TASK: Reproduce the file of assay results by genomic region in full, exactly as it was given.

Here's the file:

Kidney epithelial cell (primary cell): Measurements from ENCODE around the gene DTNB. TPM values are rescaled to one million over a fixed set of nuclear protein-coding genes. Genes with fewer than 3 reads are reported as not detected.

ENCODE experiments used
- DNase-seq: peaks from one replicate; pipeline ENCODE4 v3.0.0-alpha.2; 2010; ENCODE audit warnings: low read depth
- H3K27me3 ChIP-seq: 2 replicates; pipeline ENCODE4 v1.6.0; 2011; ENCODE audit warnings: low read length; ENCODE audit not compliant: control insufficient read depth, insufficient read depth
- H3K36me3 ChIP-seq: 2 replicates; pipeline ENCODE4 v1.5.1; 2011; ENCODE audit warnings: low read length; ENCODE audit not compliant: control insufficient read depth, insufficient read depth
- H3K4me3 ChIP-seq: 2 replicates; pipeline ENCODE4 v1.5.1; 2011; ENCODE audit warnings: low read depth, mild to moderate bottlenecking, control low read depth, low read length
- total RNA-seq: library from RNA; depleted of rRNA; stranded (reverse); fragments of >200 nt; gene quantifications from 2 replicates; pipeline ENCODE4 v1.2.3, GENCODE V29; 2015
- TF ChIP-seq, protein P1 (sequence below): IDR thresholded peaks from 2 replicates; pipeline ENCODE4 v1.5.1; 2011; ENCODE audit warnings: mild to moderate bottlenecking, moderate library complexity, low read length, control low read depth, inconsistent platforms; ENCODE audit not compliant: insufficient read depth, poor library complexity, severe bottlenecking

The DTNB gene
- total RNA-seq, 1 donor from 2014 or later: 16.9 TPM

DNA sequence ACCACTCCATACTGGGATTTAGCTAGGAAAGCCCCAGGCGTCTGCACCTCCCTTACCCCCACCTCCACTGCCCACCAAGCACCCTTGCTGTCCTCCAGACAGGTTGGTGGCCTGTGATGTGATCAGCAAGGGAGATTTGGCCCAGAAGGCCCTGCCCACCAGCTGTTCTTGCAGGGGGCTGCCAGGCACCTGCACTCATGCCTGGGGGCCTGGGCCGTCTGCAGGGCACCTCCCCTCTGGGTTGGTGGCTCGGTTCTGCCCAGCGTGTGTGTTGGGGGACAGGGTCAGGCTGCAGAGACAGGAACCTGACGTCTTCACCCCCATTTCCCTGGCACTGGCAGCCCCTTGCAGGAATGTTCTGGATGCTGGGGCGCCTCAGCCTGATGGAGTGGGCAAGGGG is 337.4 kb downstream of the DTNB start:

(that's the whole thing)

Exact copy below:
Kidney epithelial cell (primary cell): Measurements from ENCODE around the gene DTNB. TPM values are rescaled to one million over a fixed set of nuclear protein-coding genes. Genes with fewer than 3 reads are reported as not detected.

ENCODE experiments used
- DNase-seq: peaks from one replicate; pipeline ENCODE4 v3.0.0-alpha.2; 2010; ENCODE audit warnings: low read depth
- H3K27me3 ChIP-seq: 2 replicates; pipeline ENCODE4 v1.6.0; 2011; ENCODE audit warnings: low read length; ENCODE audit not compliant: control insufficient read depth, insufficient read depth
- H3K36me3 ChIP-seq: 2 replicates; pipeline ENCODE4 v1.5.1; 2011; ENCODE audit warnings: low read length; ENCODE audit not compliant: control insufficient read depth, insufficient read depth
- H3K4me3 ChIP-seq: 2 replicates; pipeline ENCODE4 v1.5.1; 2011; ENCODE audit warnings: low read depth, mild to moderate bottlenecking, control low read depth, low read length
- total RNA-seq: library from RNA; depleted of rRNA; stranded (reverse); fragments of >200 nt; gene quantifications from 2 replicates; pipeline ENCODE4 v1.2.3, GENCODE V29; 2015
- TF ChIP-seq, protein P1 (sequence below): IDR thresholded peaks from 2 replicates; pipeline ENCODE4 v1.5.1; 2011; ENCODE audit warnings: mild to moderate bottlenecking, moderate library complexity, low read length, control low read depth, inconsistent platforms; ENCODE audit not compliant: insufficient read depth, poor library complexity, severe bottlenecking

The DTNB gene
- total RNA-seq, 1 donor from 2014 or later: 16.9 TPM

DNA sequence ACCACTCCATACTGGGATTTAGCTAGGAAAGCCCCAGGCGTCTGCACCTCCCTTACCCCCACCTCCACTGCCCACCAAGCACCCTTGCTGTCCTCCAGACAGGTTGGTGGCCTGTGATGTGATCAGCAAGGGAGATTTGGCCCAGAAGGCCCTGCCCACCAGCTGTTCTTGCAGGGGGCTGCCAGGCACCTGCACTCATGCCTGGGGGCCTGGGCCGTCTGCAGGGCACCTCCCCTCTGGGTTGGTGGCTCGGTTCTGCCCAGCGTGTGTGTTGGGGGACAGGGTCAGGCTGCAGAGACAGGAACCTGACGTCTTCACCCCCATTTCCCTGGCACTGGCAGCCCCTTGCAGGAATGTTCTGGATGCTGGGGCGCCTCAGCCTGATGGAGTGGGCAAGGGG is 337.4 kb downstream of the DTNB start: